Countdown to Danger: Shockwave by Jack Heath

30:00

A dark shape wobbles beneath the water, getting closer to the beach. You’re ninety-nine percent sure it’s just seaweed drifting on the currents – but what if it isn’t?

What if it’s one of those big saltwater crocodiles Harrison warned you about?

You look up and down the beach. There are crushed shells, dead jellyfish and a shapeless mountain which might once have been an epic sandcastle – but no people.

No one to ask for advice. Nobody who will call for help if something happens to you. You didn’t even tell anyone you were going surfing, which now seems like a mistake.

30:00

A dark shape wobbles beneath the water, getting closer to the beach. You’re ninety-nine percent sure it’s just seaweed drifting on the currents – but what if it isn’t?

What if it’s one of those big saltwater crocodiles Harrison warned you about?

You look up and down the beach. There are crushed shells, dead jellyfish and a shapeless mountain which might once have been an epic sandcastle – but no people.

No one to ask for advice. Nobody who will call for help if something happens to you. You didn’t even tell anyone you were going surfing, which now seems like a mistake.

The clock is ticking. In the 30 minutes from the time you notice the shape in the water life as you know is over. You are on your own. Your decisions will be life and death ones, and not just for you. Get it wrong and at the very least, you die. Get it right, you may save lives, save livelihoods, be a hero. But this is no game. This is deadly serious. There are multiple possible endings – which will you choose?

Jack Heath is known for action-packed stories and this series of Choose Your Own Ending stories is no exception. Who know there were so many ways to die? Or live? Full of extreme options, every horrible ending man-made and ‘natural’ element seems to have you in the crosshairs. The stories are told in second person and present tense and the pace is fierce. Recommended for mid-primary readers looking for some choice in how the story ends. Will also appeal to older fans of wild adventures.

Countdown to Danger: Shockwave, Jack Heath
Scholastic 2016
ISBN: 9781760159634

review by Claire Saxby, Children’s author and bookseller

www.clairesaxby.com

Born to Sing by Sally Morgan ill Craig Smith

I’m a singer!

I make up songs in the shower, while I’m doing my homework, when I’m bored, and even in my sleep!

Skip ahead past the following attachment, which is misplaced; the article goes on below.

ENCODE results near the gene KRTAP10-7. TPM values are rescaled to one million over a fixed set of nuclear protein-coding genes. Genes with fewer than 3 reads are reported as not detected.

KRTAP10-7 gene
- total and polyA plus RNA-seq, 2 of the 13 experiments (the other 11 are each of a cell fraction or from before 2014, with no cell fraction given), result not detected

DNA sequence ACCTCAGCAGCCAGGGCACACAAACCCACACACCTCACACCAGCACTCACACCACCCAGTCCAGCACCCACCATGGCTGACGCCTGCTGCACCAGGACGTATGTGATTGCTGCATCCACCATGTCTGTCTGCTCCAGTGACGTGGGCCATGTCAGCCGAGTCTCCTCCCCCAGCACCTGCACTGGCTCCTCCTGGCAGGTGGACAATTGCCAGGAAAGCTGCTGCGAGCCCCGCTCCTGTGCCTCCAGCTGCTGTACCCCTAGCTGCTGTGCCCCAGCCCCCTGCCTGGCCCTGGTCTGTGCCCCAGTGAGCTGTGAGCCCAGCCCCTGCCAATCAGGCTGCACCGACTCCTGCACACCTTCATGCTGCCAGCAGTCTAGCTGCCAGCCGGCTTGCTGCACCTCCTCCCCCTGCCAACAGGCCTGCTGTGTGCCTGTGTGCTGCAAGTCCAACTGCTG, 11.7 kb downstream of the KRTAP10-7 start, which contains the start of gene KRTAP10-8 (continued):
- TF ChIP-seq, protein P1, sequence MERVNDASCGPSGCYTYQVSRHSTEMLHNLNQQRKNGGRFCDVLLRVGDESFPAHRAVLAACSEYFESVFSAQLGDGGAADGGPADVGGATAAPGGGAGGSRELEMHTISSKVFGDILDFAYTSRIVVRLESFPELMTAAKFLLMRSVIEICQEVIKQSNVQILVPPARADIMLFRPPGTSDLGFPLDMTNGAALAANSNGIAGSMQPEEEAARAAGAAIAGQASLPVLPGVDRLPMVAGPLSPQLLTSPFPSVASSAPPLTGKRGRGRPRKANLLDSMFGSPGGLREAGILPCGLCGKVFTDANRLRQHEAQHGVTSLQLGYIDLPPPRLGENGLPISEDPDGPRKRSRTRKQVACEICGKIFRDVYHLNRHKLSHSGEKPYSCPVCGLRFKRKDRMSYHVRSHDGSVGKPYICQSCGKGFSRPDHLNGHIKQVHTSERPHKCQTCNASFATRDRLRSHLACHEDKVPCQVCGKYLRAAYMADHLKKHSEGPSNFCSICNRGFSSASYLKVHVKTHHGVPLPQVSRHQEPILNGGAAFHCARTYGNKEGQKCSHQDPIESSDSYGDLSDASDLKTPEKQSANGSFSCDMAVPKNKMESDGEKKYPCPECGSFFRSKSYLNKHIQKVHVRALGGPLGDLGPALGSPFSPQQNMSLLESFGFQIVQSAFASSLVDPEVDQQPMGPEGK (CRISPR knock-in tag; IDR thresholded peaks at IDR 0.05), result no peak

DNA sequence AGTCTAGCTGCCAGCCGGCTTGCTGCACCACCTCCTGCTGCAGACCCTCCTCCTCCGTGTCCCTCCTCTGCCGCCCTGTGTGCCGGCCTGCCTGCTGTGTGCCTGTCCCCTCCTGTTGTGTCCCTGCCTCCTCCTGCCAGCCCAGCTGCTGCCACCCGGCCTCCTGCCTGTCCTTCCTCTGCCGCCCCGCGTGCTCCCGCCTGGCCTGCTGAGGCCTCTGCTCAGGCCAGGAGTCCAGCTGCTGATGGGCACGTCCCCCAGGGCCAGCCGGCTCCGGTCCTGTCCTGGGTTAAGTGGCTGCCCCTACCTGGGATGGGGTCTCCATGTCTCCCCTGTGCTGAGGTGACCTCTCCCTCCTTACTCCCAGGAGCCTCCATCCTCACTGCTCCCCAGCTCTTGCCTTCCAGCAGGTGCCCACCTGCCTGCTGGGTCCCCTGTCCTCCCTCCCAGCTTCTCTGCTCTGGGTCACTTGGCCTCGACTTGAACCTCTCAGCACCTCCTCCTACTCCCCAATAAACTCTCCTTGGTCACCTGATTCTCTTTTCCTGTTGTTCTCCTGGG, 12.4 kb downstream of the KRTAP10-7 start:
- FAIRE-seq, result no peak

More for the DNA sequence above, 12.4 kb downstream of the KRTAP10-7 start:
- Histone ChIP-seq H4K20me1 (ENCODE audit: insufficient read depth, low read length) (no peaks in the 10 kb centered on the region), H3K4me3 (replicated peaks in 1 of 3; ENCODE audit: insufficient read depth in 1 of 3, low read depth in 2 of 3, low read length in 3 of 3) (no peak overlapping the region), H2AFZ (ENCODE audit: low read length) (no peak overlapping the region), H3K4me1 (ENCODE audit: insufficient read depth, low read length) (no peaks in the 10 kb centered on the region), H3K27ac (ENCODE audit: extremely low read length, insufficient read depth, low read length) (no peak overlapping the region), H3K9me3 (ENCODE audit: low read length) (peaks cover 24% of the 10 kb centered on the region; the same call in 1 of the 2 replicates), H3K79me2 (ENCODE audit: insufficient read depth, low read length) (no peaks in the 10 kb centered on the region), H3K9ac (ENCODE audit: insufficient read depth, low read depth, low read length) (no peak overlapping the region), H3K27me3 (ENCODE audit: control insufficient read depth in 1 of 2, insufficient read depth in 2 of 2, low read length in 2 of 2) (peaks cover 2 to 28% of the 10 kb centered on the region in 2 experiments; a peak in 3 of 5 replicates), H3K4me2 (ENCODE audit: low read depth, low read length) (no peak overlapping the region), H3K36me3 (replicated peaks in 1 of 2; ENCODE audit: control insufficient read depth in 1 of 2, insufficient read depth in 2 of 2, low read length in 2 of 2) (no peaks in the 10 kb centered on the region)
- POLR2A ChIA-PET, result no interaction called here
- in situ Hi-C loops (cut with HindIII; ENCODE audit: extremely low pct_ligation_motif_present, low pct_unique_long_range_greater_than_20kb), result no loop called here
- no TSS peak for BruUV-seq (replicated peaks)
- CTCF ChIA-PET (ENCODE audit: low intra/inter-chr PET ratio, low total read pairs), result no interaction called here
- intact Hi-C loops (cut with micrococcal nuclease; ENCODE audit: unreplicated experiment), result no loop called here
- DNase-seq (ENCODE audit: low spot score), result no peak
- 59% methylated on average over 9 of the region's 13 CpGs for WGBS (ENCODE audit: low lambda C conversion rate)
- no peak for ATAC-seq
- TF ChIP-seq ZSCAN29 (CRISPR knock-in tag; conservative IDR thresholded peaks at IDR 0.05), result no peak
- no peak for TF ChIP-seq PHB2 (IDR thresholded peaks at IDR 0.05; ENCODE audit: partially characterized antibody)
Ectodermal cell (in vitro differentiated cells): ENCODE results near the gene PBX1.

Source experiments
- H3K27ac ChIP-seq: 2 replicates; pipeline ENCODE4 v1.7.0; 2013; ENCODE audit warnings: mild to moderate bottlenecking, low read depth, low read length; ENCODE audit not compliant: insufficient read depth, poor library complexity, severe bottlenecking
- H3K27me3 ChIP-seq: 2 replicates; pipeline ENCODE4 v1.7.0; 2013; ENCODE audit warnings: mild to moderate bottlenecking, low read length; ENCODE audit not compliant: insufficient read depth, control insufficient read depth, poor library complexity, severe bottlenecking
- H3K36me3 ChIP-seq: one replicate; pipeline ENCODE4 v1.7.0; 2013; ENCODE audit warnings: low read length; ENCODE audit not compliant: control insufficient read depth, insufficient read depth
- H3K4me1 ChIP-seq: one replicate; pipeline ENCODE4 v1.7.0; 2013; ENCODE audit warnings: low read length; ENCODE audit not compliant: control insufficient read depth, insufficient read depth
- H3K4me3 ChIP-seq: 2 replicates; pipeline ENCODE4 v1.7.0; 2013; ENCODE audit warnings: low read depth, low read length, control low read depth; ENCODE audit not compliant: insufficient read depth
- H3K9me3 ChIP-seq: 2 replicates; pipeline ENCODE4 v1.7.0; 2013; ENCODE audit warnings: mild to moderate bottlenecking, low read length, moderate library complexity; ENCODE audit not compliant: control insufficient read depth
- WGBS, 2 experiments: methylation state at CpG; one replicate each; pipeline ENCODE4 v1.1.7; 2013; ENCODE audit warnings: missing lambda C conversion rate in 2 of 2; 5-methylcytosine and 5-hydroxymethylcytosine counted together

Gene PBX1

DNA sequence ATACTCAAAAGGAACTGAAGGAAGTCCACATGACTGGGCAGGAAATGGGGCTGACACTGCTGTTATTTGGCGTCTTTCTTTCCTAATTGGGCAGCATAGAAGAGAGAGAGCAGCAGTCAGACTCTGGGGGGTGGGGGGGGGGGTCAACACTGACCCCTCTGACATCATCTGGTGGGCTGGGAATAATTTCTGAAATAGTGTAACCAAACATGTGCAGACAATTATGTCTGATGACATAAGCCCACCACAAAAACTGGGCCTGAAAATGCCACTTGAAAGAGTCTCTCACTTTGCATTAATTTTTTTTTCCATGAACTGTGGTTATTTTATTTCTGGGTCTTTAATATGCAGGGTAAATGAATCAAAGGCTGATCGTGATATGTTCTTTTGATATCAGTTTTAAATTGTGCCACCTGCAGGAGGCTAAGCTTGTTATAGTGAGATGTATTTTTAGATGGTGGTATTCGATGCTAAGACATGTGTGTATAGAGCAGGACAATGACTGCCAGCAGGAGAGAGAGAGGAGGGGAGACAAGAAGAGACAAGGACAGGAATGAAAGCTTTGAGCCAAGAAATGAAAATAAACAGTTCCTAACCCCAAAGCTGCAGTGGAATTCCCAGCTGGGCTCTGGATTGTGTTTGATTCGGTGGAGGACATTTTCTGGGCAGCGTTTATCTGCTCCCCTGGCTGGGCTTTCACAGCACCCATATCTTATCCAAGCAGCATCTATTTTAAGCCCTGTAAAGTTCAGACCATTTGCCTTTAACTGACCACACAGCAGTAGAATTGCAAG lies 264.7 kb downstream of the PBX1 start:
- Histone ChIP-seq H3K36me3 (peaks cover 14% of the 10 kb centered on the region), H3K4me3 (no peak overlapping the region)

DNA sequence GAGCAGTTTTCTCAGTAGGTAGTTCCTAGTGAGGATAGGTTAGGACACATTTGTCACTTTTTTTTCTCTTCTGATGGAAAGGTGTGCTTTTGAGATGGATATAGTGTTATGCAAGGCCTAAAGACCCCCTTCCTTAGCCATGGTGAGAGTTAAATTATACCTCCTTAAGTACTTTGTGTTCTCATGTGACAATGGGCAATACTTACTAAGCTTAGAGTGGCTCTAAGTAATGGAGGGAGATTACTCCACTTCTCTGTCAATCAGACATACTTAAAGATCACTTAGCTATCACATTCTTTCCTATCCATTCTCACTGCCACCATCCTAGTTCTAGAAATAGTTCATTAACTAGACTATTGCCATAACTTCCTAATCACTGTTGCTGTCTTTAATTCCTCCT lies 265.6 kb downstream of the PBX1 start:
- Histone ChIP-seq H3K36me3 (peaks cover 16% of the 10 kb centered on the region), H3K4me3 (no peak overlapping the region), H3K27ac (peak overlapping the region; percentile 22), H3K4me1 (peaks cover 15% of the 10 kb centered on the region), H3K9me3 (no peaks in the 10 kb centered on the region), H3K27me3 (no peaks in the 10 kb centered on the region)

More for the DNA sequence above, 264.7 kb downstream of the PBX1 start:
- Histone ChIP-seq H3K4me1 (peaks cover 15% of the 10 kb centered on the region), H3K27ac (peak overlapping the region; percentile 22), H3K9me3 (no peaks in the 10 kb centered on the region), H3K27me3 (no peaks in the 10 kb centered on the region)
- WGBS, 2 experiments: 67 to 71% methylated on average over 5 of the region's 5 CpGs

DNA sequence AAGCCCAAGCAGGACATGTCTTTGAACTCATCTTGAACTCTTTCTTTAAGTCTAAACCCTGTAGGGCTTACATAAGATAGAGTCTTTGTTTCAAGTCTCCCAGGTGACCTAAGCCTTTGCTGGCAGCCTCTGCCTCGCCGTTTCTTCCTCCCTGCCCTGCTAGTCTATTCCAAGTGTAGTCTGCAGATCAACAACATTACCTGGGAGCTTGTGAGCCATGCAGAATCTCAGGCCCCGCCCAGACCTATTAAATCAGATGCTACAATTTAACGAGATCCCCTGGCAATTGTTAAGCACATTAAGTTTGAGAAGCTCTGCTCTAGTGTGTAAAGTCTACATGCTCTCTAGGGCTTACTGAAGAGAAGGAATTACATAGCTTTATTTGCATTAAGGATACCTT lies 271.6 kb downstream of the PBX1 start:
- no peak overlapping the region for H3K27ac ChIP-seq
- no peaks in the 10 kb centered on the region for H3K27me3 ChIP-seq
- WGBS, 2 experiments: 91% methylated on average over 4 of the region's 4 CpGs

Dad says I was born to sing. ‘One day you’ll be a famous rock star, Maddie!’

Who cares about fame? I just want to sing, sing, sing!

I’m a singer!

I make up songs in the shower, while I’m doing my homework, when I’m bored, and even in my sleep!

Dad says I was born to sing. ‘One day you’ll be a famous rock star, Maddie!’

Who cares about fame? I just want to sing, sing, sing!

Maddie loves to sing. No matter what she’s doing, singing is part of her day. She also loves whales and when she, her mother and her grandmother set off north to do some whale watching  she spontaneously composes and performs a new song about whales. It’s a long car trip and there’s plenty of time to sing together. Everything is perfect until the car stops and can’t be started again.  Maddie worries that they will miss out on seeing the whales. Black and white illustrations appear on every opening and each page has a border that could variously be interpreted as pattern, path or more.

Maddie and her family have split up to holiday, boys going to Tasmania, the girls going to see whales. Maddie tells her own story and that includes the challenges of having brothers, and worries about their aging car and caravan. Maddie shares her (extensive) knowledge about whales on their journey, her mother and grandmother shaping their holiday around her interests. Text is large and illustrations appear on almost every page, making ‘Born to Sing’ ideal for newly independent readers.

Born to Sing, Sally Morgan ill Craig Smith
Omnibus Books 2016
ISBN: 9781742991511

400 Minutes of Danger by Jack Heath

The lump of ice slipped from beneath Nika’s fingers, and suddenly she was falling.

The climbing rope wouldn’t save her. The nearest anchor point was too far below. She would fall until the rope went taut, and then she would slam sideways into the wall of ice. Even if she survived the impact, she wouldn’t be able to clamber back down with broken arms and legs

She flung out a desperate hand –

And caught a narrow crack in the glacier.

The lump of ice slipped from beneath Nika’s fingers, and suddenly she was falling.

The climbing rope wouldn’t save her. The nearest anchor point was too far below. She would fall until the rope went taut, and then she would slam sideways into the wall of ice. Even if she survived the impact, she wouldn’t be able to clamber back down with broken arms and legs

She flung out a desperate hand –

And caught a narrow crack in the glacier.

‘400 Minutes of Danger’ is a collection of ten short stories, each taking approximately 40 minutes to read. There are countdown markers along the side of each page, so it’s clear just how much – how little – time there is before disaster strikes. In some stories, eg ‘Mosquito’, the main character is on a mission, but in others, eg ‘Kill All Humans’, the hero is unexpectedly called to counter danger, either alone or with the assistance of another character. All stories, whether set in contemporary or fantastic worlds, are full of action.

Adults don’t fare well in these stories. The protagonists are all teenagers – a range of ages – and they are much smarter, faster, better people. Baddies are truly bad, and technology is not always helpful. These short stories will be great for readers who like their action fierce and pacey. The time markers on the page help the reader keep track of the remaining time and help monitor the tension. There’s a good balance between male and female protagonists, working alone and working together. Recommended for mid- to upper-primary readers, and secondary readers looking for a quick and accessible read. Young writers might also look at the time markers to see how pacing is used to progress the plot.